In Parikh, the taxpayer self-reported tax liabilities for 2009 – 2011. The IRS then increased those liabilities after disallowing a dependent exemption for each year, presumably after sending a notice to the taxpayer. The reason for the IRS disallowing the exemption is critically important: it isn’t that the IRS was auditing the return and concluding that the taxpayer didn’t meet the IRC § 152 tests. Rather, it was because the dependents Social Security number was incorrect. The first rationale would require a notice of deficiency; the latter may be a “math or clerical error” under IRC 6213(b), and accordingly does not require an NOD unless the taxpayer responds to the notice requesting abatement. If the taxpayer does not respond (as appears to be the case here), the IRS can assess the additional tax.

This is important because the lack of NOD issuance (may) open the door for the taxpayer to argue the underlying liability at a later CDP hearing under IRC § 6330(c)(2)(B) –the same provision that could have assisted Mr. Taylor in the first case had he properly engaged the process. Mr. Parikh, it seems, was slightly more involved and thus gets a slightly better outcome: he provided information for correcting the SSN of the dependent (that the IRS thereafter allowed, thus reducing his liability) but he did not provide financial information or other delinquent tax returns (thus tying the hands of the IRS for providing any variety of collection alternative).

If there is one lesson to be gleaned from the above orders, it’s that if you have a typo on your tax return make sure that it isn’t on an item of income. More specifically, make sure that it doesn’t inflate your actual income by an order of magnitude (say, by adding a couple extra zeros to your wages on line 7). While that isn’t exactly what happened in Taylor, it is the power of the of IRC § 6201(a)(1) that moves the problem forward. The IRS will take you at your word when you say you have a lot of income, even if third party sources don’t back up that claim. With an SSN typo you at least get a math error notice prior to assessment.

Short of a new, “friendly” version of the common CP 2000 notice (i.e. “Our computers think you may have over-reported income: can you explain the discrepancy between your return and our 3rd party sources?”) it is difficult to fault the IRS for treating the two typos differently. Over-reporting gross income is not a “math error,” and it is very difficult for the IRS to reasonably guess that the taxpayer DIDN’T have that income short of further examination. Further, if you are preparing your tax return with most commercial software there will be about a million blinking red lights before you file warning that you owe significant money… usually that is enough to have people take a second look before clicking “submit.” But if you file by PAPER and do not calculate the tax due there is no such warning. In fact, in some instances as a courtesy the IRS will figure the tax for you and either send a bill or refund thereafter (See Page 41, 2016 Form 1040 Instructions and Page 208, IRS Publication 17). It is unclear to me in the Taylor case whether the taxpayer listed an amount due (even by paper, handwriting a huge liability is a warning of its own), or whether the IRS “fixed” that missing information later. By whatever means the point remains: a self-reported liability is hard to erase.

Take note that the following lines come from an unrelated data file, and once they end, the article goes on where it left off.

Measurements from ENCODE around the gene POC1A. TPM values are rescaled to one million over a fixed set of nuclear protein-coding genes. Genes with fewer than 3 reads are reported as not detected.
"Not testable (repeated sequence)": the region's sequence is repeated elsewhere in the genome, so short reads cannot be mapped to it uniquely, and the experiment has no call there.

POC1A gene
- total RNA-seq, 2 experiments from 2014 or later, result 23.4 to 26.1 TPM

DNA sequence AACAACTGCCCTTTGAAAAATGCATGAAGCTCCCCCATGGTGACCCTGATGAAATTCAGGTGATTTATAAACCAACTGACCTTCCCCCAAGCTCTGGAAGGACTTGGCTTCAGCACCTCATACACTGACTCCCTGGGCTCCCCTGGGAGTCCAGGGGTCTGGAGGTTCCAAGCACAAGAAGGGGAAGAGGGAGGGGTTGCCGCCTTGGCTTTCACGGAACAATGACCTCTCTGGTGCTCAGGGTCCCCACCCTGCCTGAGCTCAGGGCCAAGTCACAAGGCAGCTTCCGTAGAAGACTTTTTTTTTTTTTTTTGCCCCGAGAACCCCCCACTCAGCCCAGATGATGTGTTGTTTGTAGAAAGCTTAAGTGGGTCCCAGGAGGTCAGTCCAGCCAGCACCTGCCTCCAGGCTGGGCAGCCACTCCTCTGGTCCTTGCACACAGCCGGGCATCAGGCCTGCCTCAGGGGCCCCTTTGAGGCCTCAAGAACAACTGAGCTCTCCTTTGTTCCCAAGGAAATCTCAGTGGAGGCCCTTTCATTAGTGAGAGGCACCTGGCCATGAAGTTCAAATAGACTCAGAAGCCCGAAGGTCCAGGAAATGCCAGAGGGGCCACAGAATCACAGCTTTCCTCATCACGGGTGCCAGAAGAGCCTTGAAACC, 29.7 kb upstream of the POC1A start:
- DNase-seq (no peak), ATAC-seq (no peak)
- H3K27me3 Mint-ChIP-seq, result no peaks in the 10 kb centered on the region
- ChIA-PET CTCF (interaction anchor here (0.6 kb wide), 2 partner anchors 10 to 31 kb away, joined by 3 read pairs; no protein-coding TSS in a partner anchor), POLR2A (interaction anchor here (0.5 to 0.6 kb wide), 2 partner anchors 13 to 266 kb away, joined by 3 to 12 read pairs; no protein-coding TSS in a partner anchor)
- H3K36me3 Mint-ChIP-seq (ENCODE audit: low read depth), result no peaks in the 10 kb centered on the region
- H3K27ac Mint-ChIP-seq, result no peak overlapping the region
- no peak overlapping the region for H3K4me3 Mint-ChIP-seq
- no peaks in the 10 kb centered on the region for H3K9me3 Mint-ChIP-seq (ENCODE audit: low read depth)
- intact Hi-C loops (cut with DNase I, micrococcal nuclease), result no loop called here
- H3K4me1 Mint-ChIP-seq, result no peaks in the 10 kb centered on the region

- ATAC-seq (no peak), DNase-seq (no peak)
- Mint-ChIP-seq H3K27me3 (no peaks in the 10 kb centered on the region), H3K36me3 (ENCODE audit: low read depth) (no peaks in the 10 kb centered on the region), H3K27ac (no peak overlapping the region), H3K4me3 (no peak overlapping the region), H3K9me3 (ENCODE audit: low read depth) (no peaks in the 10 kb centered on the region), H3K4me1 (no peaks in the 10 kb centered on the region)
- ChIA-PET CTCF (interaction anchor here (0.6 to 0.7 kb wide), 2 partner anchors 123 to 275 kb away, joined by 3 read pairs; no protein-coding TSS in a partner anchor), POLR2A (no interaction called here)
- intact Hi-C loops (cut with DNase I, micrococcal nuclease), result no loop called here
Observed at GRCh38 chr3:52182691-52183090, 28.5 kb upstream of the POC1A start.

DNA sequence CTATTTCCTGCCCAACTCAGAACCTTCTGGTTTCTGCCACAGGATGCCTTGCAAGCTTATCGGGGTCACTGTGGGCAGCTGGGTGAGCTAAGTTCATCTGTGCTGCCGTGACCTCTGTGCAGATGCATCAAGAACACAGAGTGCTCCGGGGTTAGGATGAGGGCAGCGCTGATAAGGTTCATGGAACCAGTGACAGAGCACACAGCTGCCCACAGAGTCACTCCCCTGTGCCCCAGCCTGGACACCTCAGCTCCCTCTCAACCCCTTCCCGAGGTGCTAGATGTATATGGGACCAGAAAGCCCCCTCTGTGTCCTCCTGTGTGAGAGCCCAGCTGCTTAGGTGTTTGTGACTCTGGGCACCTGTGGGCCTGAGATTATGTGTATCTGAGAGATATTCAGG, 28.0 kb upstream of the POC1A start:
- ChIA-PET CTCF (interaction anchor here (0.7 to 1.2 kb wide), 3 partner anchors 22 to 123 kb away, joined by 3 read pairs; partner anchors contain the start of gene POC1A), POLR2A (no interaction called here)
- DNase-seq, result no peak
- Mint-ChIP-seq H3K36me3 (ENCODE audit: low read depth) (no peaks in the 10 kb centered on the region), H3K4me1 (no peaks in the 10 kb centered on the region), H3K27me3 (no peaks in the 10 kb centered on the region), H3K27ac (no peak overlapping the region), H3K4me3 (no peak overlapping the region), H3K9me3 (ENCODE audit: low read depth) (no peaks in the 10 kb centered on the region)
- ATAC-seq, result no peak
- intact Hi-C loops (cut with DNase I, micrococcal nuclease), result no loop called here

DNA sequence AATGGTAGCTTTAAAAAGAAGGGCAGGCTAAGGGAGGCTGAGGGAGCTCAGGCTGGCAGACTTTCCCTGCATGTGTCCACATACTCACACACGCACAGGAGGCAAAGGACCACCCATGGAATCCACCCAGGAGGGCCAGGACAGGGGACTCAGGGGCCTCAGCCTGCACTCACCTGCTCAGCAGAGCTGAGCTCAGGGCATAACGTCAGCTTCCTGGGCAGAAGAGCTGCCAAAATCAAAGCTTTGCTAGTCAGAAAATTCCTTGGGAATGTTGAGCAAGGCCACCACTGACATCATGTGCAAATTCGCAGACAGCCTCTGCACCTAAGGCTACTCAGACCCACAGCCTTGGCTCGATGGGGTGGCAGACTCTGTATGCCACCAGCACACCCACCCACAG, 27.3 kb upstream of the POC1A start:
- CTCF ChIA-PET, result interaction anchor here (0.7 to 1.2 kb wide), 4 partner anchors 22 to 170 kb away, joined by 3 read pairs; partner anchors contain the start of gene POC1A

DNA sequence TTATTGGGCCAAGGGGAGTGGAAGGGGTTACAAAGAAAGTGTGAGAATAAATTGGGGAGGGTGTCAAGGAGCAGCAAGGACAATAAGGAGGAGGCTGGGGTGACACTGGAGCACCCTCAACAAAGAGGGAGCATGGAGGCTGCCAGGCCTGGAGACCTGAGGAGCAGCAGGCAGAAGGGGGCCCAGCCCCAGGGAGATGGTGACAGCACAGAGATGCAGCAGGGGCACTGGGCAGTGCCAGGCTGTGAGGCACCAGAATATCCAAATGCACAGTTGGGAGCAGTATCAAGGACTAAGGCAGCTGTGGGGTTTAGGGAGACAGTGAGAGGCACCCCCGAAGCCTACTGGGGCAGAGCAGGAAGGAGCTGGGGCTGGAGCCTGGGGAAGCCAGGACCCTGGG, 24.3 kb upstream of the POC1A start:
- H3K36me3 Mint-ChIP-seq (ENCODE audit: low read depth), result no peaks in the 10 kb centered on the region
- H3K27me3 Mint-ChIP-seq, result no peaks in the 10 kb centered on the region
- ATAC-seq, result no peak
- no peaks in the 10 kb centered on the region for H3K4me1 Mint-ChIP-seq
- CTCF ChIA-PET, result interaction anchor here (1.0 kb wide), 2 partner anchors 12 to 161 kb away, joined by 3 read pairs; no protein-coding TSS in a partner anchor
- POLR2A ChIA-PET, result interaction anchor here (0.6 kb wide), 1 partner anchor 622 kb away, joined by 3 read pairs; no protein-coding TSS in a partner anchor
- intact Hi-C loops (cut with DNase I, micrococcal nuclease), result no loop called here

Correct Liability, Incorrect Argument

Karim v. C.I.R., Dk # 17407-15L (order here)

The final Gustafson order also involves self-assessed liabilities, but with a twist: this time, it appears, the liability was correctly reported. Instead the case revolves around what remedy the taxpayer wants: either a double-check that he has had payments credited to the liability, or removal of the lien.

It is increasingly easy to be sympathetic to the taxpayer’s claim that the IRS has misapplied payments that should be credited to an outstanding liability (see posting here). In this case, the taxpayer didn’t really pursue the argument that there had been misapplied payments: the cursory IRS response “our records show” thus carried the day.

This case also provides an example of the difference in remedies when one is contesting a lien rather than a levy. Here the taxpayer was placed in CNC (usually, a good outcome for a levy action), but did not make a persuasive argument why the lien should be withdrawn.

Lastly, some may find the order interesting for the brief analysis of whether the administrative CDP request was on time. Here, the IRS apparently put a date on the Notice of Intent to Levy that did not match the reality of when the letter was actually sent: see previous orders calling into question the veracity of IRS notice dates here).